WHALEHEAD UPCOMING EVENTS
Sunday, October 6 | 12 p.m. to 4 p.m.
Bring the family to this huge lawn party on the grounds of Whalehead and experience the best of Currituck County's cultural heritage with food and fun for all! Enjoy the award-winning Currituck County High School Marching Knights and Currituck County Chorus, admire antique cars, watch kite flying demonstrations, participate in children's activities and view the works of local artists and craftsmen. Dogs on leashes are welcome to this family-friendly event. Admission is free for Currituck residents and homeowners; admission is $10/non-residents (includes lunch and tour). Parking is free.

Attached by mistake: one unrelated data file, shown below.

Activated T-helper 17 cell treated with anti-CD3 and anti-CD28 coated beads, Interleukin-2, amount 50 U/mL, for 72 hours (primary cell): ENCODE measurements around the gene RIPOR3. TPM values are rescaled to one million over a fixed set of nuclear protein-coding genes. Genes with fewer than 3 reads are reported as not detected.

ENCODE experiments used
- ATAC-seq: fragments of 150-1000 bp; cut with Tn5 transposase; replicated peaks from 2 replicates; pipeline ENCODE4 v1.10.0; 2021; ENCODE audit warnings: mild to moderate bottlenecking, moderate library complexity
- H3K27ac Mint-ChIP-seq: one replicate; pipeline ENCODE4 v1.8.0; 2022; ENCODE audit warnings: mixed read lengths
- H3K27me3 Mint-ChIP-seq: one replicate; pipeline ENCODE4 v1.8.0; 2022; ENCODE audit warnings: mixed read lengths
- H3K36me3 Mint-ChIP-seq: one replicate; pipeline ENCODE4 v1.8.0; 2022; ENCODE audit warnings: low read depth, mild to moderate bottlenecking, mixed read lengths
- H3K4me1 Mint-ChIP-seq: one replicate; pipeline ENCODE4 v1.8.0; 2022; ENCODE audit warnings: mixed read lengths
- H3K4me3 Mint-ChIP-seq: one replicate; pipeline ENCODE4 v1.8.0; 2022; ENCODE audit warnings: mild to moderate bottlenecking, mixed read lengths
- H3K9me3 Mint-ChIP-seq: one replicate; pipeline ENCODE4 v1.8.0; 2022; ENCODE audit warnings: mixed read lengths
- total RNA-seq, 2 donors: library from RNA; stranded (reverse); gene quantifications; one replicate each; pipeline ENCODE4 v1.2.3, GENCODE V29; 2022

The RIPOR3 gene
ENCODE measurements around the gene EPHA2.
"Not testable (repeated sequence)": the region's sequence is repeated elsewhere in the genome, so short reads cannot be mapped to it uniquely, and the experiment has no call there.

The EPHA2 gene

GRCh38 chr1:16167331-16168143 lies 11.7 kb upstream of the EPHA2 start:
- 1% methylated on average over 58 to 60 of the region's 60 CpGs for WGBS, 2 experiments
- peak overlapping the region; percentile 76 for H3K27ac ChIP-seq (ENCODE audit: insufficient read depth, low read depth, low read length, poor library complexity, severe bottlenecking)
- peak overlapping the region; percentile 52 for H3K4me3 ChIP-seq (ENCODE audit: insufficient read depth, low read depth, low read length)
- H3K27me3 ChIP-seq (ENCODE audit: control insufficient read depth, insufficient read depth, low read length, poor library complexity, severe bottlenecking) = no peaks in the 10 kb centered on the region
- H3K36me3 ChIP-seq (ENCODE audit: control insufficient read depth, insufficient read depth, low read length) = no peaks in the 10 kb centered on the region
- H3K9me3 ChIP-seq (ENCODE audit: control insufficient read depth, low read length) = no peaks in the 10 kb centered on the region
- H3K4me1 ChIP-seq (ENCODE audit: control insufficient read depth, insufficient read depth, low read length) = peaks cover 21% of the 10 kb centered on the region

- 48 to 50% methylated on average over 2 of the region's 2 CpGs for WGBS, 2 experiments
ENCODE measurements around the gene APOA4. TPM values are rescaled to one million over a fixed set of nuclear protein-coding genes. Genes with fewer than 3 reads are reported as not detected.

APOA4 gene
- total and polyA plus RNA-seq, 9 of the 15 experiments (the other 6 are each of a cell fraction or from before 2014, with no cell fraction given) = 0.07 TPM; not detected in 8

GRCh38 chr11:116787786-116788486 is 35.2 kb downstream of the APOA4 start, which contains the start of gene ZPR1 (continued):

Corolla Car Show
Sunday, October 20 | 10 a.m. to 3 p.m.
Join in for a day of fabulous cars and fun! Cars of all models, ages and sizes will be displayed throughout Currituck Heritage Park.
Christmas in Corolla
November 22-24 & November 29-December 1
Here's a wonderful way to enjoy the holiday with family and friends! Come see what Santa brought to Whalehead and share Christmastime with the Knights. The house will be festive and elegantly decorated, and hosts will set the scenes that bring the Knight's Christmas story to life. Share in the traditions of the staff from their home countries of Portugal, England and Germany. Visit the basement and delight in viewing a model train that depicts the Knight's journey from Philadelphia to Corolla and view Christmas trees decorated by Currituck students illustrating popular literature from the time period.
Visit Historic Corolla
1100 Club Road, Corolla, NC 27927